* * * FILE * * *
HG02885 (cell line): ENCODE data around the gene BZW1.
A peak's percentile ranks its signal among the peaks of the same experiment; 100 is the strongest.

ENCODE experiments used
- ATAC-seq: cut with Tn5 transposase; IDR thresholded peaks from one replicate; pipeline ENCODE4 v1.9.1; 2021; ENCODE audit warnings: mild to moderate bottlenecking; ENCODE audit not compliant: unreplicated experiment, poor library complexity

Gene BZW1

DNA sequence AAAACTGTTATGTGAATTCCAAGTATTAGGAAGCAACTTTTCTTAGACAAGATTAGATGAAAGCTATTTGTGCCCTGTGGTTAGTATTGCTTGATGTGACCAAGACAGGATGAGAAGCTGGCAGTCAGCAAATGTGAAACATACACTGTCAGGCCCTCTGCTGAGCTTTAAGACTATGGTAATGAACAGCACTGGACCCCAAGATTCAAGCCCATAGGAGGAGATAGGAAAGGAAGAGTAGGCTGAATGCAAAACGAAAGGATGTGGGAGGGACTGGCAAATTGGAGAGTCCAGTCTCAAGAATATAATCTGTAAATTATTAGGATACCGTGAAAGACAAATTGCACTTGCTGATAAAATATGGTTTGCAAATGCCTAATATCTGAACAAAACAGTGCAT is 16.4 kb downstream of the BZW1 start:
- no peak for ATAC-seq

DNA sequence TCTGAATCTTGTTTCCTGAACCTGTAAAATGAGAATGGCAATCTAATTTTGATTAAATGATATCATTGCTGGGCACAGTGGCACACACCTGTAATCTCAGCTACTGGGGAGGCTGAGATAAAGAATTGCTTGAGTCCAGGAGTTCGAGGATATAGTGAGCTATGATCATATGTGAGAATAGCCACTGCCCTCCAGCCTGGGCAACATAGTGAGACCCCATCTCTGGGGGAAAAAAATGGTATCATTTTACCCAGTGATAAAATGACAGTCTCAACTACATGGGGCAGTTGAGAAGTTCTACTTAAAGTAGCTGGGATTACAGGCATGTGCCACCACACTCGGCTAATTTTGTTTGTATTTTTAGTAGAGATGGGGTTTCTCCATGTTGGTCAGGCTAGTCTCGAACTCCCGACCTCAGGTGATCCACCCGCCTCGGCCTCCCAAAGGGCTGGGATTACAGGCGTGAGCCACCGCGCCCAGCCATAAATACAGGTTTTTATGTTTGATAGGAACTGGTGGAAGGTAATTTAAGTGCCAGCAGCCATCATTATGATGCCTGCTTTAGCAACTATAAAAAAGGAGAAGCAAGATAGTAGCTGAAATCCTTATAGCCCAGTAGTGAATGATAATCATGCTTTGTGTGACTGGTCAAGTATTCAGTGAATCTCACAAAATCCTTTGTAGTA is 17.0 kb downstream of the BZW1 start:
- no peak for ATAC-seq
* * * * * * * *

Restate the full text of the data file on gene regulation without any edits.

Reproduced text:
HG02885 (cell line): ENCODE data around the gene BZW1.
A peak's percentile ranks its signal among the peaks of the same experiment; 100 is the strongest.

ENCODE experiments used
- ATAC-seq: cut with Tn5 transposase; IDR thresholded peaks from one replicate; pipeline ENCODE4 v1.9.1; 2021; ENCODE audit warnings: mild to moderate bottlenecking; ENCODE audit not compliant: unreplicated experiment, poor library complexity

Gene BZW1

DNA sequence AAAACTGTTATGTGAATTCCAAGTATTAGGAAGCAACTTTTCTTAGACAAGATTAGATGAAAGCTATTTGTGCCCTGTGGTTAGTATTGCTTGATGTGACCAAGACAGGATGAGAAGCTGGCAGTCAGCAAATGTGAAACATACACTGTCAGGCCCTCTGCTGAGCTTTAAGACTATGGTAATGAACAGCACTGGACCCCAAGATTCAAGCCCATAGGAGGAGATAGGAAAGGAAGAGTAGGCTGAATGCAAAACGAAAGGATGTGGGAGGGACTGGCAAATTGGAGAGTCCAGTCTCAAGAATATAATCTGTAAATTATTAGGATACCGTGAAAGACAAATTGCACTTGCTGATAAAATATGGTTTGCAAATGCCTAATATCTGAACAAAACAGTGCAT is 16.4 kb downstream of the BZW1 start:
- no peak for ATAC-seq

DNA sequence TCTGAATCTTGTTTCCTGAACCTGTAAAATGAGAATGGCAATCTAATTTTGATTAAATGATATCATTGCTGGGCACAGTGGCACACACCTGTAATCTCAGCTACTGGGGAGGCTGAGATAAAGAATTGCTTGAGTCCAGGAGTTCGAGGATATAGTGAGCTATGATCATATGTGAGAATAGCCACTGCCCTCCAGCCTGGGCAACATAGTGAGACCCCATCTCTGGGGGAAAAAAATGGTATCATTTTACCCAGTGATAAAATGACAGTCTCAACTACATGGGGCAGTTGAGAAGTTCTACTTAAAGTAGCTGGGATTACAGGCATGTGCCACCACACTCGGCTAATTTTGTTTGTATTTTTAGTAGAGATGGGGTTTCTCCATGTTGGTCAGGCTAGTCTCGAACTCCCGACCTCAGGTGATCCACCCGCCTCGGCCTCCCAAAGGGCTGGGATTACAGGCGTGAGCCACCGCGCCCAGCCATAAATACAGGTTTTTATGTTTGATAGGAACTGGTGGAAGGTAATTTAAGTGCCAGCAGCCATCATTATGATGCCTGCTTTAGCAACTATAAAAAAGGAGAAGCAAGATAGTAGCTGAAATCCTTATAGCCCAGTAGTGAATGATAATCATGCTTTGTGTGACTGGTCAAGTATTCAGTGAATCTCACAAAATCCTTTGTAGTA is 17.0 kb downstream of the BZW1 start:
- no peak for ATAC-seq